On the business side, the Association of the Computer and Multimedia Industry of Malaysia (Pikom), who represents the information and communications technology (ICT) industry in Malaysia, backed calls for a review of 114A whereas the Federation of Malaysian Manufacturers (FMM) has expressed concerns over the recent inclusion of 114A and its impact on businesses.

Interestingly, the Malaysian Government passed the Cyber Centre and Cyber Cafe (Federal Territory of Kuala Lumpur) Rules 2012 and Consumer Protection (Electronic Trade Transactions) Regulations 2012. The former requires any person operating a cybercafé and cyber centre to maintain a customer entry record and a record of computer usage for each computer whereas the latter requires online business owners and operators to provide their full details, terms of conditions of sale, rectification of errors and maintenance of records.

Philippines netizens also protested against their newly introduced cyberlaw. In October 2012, Philippines passed the Cybercrime Prevention Act of 2012 with the aim to prevent cybersex, online child pornography, identity theft and spamming. However, under the new act, a person found guilty of libellous comments online, including comments made on social networks such as Facebook and Twitter or blogs, could be fined or jailed. In protest against the new law, anonymous activists hacked into government websites, journalists have held rallies and many Facebook users have replaced their profile picture with a black screen. Protesters say the new law could be used to target government critics and crack down on freedom of speech.

Japan netizens on the other hand had milder protest against a new law that makes Japan-based internet users who download copyright infringing files. Violators will face up to two years in prison or fines of up to two million yen. In July 2012, about 80 masked people, calling themselves allies of the global hacker group Anonymous, picked up litter in Tokyo Saturday as a sign of protest.

In early 2012, China required users of the popular microblogging platform, Weibo, to register their real names. Subsequently, later in the year, China legalized the deletion of posts or pages which are deemed to contain “illegal” information and required service providers to hand over such information to the authorities for punishment.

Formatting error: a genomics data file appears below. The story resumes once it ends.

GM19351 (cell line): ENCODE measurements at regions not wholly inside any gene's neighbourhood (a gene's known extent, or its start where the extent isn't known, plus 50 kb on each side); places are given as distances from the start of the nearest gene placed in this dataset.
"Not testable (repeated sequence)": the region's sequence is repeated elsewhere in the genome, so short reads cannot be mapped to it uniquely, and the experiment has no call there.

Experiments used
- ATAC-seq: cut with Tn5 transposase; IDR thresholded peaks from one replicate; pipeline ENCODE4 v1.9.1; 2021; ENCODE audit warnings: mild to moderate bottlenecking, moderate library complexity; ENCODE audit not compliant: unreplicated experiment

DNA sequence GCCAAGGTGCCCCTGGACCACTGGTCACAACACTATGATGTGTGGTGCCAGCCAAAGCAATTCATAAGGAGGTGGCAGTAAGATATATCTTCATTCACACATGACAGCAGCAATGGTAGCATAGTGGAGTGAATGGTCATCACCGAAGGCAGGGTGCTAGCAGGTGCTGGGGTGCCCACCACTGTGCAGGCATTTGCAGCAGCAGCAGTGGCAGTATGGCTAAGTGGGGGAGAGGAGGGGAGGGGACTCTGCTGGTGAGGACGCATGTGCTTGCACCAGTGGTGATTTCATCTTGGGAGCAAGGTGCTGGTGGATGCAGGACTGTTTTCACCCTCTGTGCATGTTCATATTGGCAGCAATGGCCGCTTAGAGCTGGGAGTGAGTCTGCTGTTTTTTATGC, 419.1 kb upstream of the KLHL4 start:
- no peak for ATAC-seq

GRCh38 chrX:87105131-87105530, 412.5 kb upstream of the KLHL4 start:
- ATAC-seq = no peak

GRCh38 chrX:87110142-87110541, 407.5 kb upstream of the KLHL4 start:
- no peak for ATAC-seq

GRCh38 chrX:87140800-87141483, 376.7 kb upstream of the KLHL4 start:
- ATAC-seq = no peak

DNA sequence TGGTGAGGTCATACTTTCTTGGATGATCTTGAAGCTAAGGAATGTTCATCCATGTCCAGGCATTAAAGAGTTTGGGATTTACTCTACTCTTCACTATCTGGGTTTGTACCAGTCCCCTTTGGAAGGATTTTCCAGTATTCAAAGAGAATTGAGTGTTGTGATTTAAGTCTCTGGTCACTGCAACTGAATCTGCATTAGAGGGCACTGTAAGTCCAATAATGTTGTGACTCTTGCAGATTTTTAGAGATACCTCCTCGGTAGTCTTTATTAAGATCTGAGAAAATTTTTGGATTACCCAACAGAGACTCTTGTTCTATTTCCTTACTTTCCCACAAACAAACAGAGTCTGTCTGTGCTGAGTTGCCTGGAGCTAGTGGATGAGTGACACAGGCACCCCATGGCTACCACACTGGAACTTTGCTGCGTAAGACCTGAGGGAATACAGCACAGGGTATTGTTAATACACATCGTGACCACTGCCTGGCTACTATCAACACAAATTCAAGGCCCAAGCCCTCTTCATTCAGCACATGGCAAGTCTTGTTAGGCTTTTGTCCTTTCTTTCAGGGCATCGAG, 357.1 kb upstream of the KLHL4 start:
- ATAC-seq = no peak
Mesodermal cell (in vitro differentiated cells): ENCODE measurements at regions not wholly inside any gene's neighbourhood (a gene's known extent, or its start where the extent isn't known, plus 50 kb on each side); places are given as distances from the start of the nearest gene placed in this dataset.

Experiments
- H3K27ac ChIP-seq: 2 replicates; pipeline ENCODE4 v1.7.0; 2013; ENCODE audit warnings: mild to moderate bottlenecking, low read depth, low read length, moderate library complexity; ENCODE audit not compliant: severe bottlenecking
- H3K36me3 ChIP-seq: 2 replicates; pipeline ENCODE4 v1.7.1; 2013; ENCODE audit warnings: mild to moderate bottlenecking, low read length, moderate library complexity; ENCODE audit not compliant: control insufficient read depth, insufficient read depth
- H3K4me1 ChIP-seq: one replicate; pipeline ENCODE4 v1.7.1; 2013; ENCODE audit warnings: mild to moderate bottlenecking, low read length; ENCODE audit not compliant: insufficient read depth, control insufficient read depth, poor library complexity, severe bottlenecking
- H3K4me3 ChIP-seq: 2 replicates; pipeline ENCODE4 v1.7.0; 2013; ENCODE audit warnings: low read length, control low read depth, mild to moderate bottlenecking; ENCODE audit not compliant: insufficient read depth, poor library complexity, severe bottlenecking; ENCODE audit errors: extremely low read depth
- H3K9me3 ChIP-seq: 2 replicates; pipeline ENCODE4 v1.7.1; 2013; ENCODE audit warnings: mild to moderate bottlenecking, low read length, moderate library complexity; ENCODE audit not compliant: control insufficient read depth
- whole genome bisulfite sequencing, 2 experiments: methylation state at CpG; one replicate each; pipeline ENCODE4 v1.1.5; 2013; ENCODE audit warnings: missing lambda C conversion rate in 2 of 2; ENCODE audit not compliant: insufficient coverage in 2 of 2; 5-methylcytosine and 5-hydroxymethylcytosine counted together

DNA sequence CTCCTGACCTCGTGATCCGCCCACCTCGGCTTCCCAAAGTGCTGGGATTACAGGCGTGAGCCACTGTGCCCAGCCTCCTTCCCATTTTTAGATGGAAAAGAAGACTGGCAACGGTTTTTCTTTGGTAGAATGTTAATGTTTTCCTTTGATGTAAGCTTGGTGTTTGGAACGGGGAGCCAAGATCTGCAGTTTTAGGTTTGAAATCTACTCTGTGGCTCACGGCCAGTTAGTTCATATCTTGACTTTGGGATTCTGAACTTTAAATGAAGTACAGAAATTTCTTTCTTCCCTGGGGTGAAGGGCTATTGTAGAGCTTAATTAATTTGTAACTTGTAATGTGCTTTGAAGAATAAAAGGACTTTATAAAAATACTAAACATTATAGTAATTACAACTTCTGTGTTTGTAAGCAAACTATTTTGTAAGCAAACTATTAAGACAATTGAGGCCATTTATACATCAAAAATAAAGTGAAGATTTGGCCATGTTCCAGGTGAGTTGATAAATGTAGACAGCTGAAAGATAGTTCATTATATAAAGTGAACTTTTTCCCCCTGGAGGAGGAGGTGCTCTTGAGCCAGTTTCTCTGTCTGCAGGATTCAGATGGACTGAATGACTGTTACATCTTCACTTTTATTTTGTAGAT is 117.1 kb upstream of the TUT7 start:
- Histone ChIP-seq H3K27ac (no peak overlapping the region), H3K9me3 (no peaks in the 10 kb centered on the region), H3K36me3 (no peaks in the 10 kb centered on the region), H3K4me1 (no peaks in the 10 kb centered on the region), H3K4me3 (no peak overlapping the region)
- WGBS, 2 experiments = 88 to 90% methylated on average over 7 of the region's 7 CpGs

On a brighter note, the South Korean Constitutional Court ruled that a law requiring South Koreans to use their real names on Internet forums was unconstitutional. The Court said that the requirement amounts to prior censorship and violated citizens’ privacy.

In the United States, a handful of US states, including Illinois, California and Maryland, passed laws making it illegal for employers to ask for potential employees’ Facebook or other social media passwords.

A person who retweets a defamatory tweet is potentially liable for defamation. In the UK, Lord McAlpine (Robert Alistair McAlpine) a former politician who worked for Margaret Thatcher, announced his intention to pursue action against 10,000 Twitter users for defamation including those who had retweeted the defamatory tweets. In this case, Lord Alphine was linked by some social media users after BBC News reported that a senior politician was involved child sex abuse. Interestingly, these users may apologize to Lord McAlphine by completing a form downloadable from his solicitors’ website!

In the UK, it is an offence to publish the identity of victims of certain offences which include rape. Footballer Ched Evans was convicted by the Court for rape of a 19 years old woman. The woman’s name was circulated on social networking sites, including Twitter and Facebook, after Evans’ conviction. 9 people were fined after admitting to revealing online the identity of the woman.

Meanwhile back home, the Kota Kinabalu High Court overturned Rutinin Bin Suhaimin’s acquittal for posting an “annoying” comment on the Sultan of Perak’s website. Rutinin was charged under s. 233 of the Communications and Multimedia Act 1998. The Sessions Court had earlier acquitted him without calling for his defence because, among others, the prosecution failed to prove that Rutinin was the person who posted the insulting comment. The Court held that, although 114A of the Evidence Act 1950 is not applicable because the alleged offending act was committed before the enforcement date of 114A, the circumstantial evidence is sufficiently strong to conclude that the accused had used the internet account that was registered in his name at the material time.